Women now represent one of the fastest-rising segments in American prisons. In 2001, for example, the number of prison inmates has risen to 94,336, more than double the female prison population in 1990. Women now comprise 6.7% of the prison population, and the figure is expected to rise (Beck, Kerberg and Harrison 2002).
Corrections facilities, however, have been slow to respond to these changes. Many of these facilities were designed to incarcerate violent male inmates. They therefore remain unresponsive to the needs of female inmates.
This paper looks at prison experience from the point-of-view of the female inmate. First of all, this paper argues that the crimes most female inmates commit are quantitatively different from those committed by men. Because of these different reasons, prisons built around the need to contain violent male offenders are ill-equipped to meet the special needs of a growing female population. By taking into account the different reasons women go to prison and re-orienting their programs towards rehabilitation, this paper argues that prisons and correctional facilities could be more responsive to the needs of female prisoners.
The differences between male and female inmates starts before imprisonment. For many women inmates, the seeds are sown in childhood, as a significantly larger percentage of women than men report being sexually, mentally or emotionally abused while they were growing up. Various studies of female prison inmates consistently find high rates of abuse suffered during childhood and as adults (McClellan, Farabee and McCrouch 1997).
For men, this vulnerability to abuse decreases once they reach adulthood. In contrast, the proportion of women who suffer victimization rises when they become adults. Women in prison are thus more likely to suffer mental or emotional problems, like depression. More female prison inmates are prone to suicide attempts. Some psychiatric problems are serious enough to warrant treatment (McClellan, Farabee and McCrouch 1997).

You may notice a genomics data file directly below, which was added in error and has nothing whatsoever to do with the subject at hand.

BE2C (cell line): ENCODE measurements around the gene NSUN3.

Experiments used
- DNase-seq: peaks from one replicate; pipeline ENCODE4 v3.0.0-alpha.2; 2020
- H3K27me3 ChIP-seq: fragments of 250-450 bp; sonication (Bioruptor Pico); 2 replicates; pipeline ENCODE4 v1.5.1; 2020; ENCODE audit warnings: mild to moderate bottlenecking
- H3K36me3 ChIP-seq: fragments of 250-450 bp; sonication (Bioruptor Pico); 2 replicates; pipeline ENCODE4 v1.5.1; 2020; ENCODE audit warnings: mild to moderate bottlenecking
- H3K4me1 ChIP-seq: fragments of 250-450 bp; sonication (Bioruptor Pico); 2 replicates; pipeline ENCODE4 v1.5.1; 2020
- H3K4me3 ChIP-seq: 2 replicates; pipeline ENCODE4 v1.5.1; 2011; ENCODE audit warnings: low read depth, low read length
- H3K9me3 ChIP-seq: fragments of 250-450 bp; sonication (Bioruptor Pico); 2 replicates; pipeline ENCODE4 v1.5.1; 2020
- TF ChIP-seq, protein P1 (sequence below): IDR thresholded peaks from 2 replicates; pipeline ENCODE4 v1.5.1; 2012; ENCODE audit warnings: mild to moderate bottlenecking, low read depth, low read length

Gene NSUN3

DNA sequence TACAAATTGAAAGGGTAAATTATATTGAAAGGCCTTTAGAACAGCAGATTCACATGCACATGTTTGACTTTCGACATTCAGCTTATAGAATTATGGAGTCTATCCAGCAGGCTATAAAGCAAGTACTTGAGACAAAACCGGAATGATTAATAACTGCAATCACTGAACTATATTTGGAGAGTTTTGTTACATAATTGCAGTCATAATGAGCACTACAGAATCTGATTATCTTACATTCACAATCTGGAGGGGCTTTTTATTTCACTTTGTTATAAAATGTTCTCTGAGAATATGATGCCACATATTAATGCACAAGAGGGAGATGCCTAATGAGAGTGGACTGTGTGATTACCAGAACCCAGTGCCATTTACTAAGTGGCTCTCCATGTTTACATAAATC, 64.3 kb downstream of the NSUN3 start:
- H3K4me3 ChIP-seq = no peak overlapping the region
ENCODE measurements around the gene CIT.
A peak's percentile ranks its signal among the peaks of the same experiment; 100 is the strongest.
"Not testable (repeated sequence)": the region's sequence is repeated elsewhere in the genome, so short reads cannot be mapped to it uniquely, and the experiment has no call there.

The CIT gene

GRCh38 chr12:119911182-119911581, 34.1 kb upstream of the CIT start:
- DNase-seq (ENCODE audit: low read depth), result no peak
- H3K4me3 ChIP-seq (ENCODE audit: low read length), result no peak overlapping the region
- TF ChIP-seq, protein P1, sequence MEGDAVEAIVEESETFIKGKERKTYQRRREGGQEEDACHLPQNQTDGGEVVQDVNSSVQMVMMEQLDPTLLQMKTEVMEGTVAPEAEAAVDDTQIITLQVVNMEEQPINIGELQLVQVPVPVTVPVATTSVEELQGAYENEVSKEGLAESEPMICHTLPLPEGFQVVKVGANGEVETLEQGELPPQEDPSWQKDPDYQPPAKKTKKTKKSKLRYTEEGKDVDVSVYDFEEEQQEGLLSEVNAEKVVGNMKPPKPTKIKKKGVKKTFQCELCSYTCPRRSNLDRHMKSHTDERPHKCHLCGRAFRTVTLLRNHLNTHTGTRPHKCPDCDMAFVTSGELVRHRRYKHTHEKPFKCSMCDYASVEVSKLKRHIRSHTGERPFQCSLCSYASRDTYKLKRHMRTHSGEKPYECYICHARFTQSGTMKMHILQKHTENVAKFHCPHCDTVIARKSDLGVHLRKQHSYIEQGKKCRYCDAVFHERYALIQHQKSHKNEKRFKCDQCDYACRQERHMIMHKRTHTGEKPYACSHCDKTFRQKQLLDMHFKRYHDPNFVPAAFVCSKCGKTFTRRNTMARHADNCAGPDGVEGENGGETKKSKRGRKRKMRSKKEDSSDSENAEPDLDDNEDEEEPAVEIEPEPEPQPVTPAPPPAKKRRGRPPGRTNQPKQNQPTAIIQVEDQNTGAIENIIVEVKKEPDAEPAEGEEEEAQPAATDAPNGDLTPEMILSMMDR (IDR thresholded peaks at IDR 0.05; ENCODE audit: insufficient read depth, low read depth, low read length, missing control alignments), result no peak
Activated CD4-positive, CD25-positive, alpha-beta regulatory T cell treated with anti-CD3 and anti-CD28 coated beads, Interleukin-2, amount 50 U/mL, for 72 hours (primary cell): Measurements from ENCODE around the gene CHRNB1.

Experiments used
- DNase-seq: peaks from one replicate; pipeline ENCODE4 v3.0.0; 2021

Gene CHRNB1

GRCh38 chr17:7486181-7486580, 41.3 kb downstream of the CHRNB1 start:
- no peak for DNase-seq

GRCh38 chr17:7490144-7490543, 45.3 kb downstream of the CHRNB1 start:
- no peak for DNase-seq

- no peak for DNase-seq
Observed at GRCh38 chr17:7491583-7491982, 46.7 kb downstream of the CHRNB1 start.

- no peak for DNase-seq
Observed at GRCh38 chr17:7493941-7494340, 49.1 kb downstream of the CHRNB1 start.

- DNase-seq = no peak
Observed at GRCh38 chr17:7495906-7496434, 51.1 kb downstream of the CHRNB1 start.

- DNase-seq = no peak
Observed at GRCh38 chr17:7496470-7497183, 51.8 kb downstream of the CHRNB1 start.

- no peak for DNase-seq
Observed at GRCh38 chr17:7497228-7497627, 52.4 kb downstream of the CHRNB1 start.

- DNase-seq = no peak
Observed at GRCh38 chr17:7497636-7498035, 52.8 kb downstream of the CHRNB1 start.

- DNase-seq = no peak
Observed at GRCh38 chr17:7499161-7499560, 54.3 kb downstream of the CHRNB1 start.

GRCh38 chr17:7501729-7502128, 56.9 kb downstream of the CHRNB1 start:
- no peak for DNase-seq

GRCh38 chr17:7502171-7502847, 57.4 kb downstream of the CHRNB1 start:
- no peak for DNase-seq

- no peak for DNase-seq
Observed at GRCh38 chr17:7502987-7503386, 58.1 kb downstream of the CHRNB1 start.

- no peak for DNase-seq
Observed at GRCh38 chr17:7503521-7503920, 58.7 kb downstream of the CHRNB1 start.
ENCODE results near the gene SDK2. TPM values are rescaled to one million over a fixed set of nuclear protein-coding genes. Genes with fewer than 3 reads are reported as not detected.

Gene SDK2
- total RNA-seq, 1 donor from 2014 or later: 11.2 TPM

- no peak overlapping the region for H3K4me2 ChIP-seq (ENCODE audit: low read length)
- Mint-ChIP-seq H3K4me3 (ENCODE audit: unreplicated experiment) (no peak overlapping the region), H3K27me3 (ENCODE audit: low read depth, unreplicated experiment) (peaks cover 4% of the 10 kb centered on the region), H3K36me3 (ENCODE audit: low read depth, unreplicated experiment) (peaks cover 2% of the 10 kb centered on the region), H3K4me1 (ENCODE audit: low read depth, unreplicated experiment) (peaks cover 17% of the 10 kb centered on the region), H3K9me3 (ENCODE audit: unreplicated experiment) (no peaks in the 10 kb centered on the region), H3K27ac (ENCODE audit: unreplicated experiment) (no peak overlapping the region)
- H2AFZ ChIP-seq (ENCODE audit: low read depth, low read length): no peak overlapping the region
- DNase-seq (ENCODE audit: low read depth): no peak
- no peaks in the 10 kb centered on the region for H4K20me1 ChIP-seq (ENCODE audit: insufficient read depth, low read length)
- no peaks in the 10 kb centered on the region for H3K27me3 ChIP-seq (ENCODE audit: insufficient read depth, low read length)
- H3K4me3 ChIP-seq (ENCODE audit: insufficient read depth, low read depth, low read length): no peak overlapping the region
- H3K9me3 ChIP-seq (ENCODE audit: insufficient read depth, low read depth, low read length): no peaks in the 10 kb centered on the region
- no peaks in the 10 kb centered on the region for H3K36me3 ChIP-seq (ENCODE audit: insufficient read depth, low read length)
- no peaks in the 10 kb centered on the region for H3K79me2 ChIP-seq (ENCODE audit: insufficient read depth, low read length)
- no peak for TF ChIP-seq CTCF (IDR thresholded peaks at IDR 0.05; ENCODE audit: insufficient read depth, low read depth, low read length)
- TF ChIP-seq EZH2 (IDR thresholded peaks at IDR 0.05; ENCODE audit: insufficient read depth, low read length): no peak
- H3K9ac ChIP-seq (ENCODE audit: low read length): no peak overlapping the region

Corollary to this, women offenders are more likely to need substance abuse programs, since many use drugs and alcohol as a result of severe emotional problems (McClellan, Farabee and McCrouch 1997).
The growing number of women in prisons has also given rise to another disturbing trend -- a rising number of pregnant inmates giving birth in prisons. In 1999, a prison survey conducted for the American Correctional Association found that more than 2,800 babies were born to female inmates in from 1997-1999. As harsher drug measures mete out sentences for even non-violent offenses, the number of pregnant women in prisons is expected to rise (Siefert and Pimlott 2001).
Women in Prison
According to the Bureau of Justice, over 70% of women in all state prisons are serving time for non-violent offenses. The great majority of these crimes -- one in three -- are drug-related offenses (Beck, Kerberg and Harrison 2002). Most of these drug-related crimes are also non-violent offenses, including prostitution, burglary and fraud (Siefert and Pimlott 2001).
Of the women who commit violent crimes, a great majority targeted someone close to them instead of a stranger (Beck, Kerberg and Harrison 2002). The distinction in violent crime targets highlights an important difference between male and female violent offenders. While many male offenders commit violent acts during the commission of other felonies, most women will only be violent against those close to them. An overwhelming majority of female violent offenders are in jail for attacking abusive spouses.
Prison programs for female offenders
Analysts of the current correction system believe that as a whole, the prison system is set up to deal with male inmates. As such, it is unable to deal effectively with the different needs of female inmates, regarding issues like physical abuse, substance abuse, depression and pregnancy.
The problem begins with the court system, which is often biased against female offenders. For example, an empirical study of a juvenile court in Hawaii found substantial differences in the labels given to the non-criminal behavior of boys and girls. Most girls were sent to juvenile court for offenses like running away and incorrigibility. In contrast, boys were often charged with property and gang-related offenses (MacDonald and Chesney-Lind 2001).
Despite the clear differences in the quality of their crimes, however, habitual female offenders often receive harsher penalties for offenses like running away from home. These…